However, that said, I don't like Islam much. It seems like an adolescent power fantasy, having multiple wives and all that?- I have no respect for it, but I didn't really dwell on that when I was writing Infernal.
SFRevu: Jack is also in a position of being powerless to stop something terrible from happening, but can't. That has to weigh on him too.
One of the things I've really tried to emphasize is that Jack is fallible. I refuse to make him Superman or James Bond, because he isn't; he's feeling his way through life like the rest of us. He's not a SEAL, there's no big government agency behind him. People aren't used to that?they see the ultracompetent guy who's always one step ahead.
Jack is sometimes ahead and sometimes behind, but sometimes people die who shouldn't because he can't predict human nature. In real life, you can't predict what other people will do. There's always a kink in the plan?- everything sounds perfect and then something screws it up. It's something I've used for comedic and horrific effect. When real crooks are caught, it's usually some stupid thing they didn't foresee. I love to play with that type of thing, setting up a clich?, and then pulling the rug out.
SFRevu: It seems a number of supernatural powers are waking up-- the subject of the new book's title being one of them. Will we learn more about the world's "magical history" in the future?
Things right now are in flux in the world. As of Infernal, there are 18 months of internal time before Nightworld begins?- it starts in May of the following year. I don't want to run this into the ground, so I'm not sure exactly how far I'll go in mapping out Jack between now and then, but there are things I want to set up. Like the woman with the dog, for one.
I?m always trying to misdirect the readers, but you know, in a series, there's a huge drawback: you know Jack's not going to die 'cause then there won't be a next book. Putting him in jeopardy won't work. But I think I've gotten through to people that no one is safe... except maybe Gia and Vicky, and even they might not make it.
SFRevu: Whoa, wait. They make it to Nightworld...
The baby [note: Gia is currently pregnant with Jack's child] could be an Achilles heel but Gia and Vicky already are?- ah, but I do like to break hearts. My wife might not speak to me if I do something to the baby and some people would really resent it, but I can say that the fate of the baby is determined in the novel I'm writing now. There are still two ways I can go. I have choices to make will it come out one way or the other. I do love to break hearts, though... like with [Jack's sister] Kate in Hosts.
SFRevu: I liked that microwave radiation, which many people fear, is what kept the alien influence at bay...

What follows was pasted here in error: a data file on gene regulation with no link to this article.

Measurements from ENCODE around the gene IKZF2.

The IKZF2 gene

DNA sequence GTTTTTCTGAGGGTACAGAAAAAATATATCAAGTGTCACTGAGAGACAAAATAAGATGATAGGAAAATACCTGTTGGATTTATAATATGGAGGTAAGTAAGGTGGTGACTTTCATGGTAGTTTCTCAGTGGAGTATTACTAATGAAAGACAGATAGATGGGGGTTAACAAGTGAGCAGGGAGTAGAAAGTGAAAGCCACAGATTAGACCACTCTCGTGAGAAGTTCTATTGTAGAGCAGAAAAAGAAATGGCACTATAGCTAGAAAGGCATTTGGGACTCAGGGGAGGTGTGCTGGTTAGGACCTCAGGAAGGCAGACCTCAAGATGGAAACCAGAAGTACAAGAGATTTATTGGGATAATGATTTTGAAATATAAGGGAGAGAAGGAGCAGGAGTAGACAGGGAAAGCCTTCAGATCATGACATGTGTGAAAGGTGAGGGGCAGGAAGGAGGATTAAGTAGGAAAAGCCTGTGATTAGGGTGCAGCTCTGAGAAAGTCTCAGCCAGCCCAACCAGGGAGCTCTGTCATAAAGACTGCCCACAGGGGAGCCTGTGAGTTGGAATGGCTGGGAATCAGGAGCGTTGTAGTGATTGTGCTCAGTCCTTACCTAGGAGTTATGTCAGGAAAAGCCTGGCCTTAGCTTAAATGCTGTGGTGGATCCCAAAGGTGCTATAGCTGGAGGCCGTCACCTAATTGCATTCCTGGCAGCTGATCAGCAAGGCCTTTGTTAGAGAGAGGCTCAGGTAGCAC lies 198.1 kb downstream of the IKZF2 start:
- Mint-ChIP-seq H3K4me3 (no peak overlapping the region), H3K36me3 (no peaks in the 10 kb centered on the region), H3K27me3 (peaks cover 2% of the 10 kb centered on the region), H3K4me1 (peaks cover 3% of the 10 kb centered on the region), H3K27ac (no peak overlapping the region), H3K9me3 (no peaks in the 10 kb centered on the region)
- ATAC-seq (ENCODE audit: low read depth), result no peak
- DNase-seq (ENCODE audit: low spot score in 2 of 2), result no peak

Science is a process of discovery. If you have the source of all knowledge be the bible, there's no discovery. Creationism can't be modified by new information, no method, no process, they have the answers. And they have no understanding of science. They're glib and people are sucked in, but they're dead wrong and they're a bigger threat to American education than the teachers' unions.
SFRevu: The Repairman Jack novels have introduced a number of characters and situations-- would you revisit any of these in a revised or expanded version of Nightworld?
SFRevu: How has your view of Jack evolved? How has Jack evolved?
Crisscross started with the idea of framing a murderer with murder he didn't commit. It's where the novel came from, that one little idea. To make it work, I had to have someone heinous for Jack to kill and someone heinous to pin it on. There are fates worse than death and for this schmuck to be in jail? well, like I said, worse than death.
In the Asian cultures, face can be lost with small things but in our culture, nowadays it seems impossible. It's hard to shame people, which is very sad. Standards are gone. One of the ongoing themes in Repairman Jack is that he's a career criminal who has higher standards than the world around him. He has a code and lives by it.
Kusum [the "villain" of The Tomb] was a man of honor and did what he thought was right to pursue vengeance?- but he respected Jack for being the man he was. They could have been friends if their purposes weren't crossed, because they were so much alike. It's why Kusum didn't kill him at one point?- it wouldn't be honorable.
So in Infernal, I asked, "What if Jack's brother is sort of the Anti-Jack? Everything Jack believes in, his brother doesn't care about?" Tom takes what he can take and has no moral compass. Jack loathes him but has to stick with him. That's just the kind of guy he is.
SFRevu: There is a lot going on in these books.
SFRevu: Is there one question you would like NEVER to be asked again?
Readers should visit the official F. Paul Wilson website: www.repairmanjack.com for news and current events, as well as a very active forum. Readers can also sign up for email updates?all they have to do is ask. Thanks to F. Paul Wilson for taking time to chat? so now hurry out and get a copy of Infernal, the ninth Repairman Jack novel!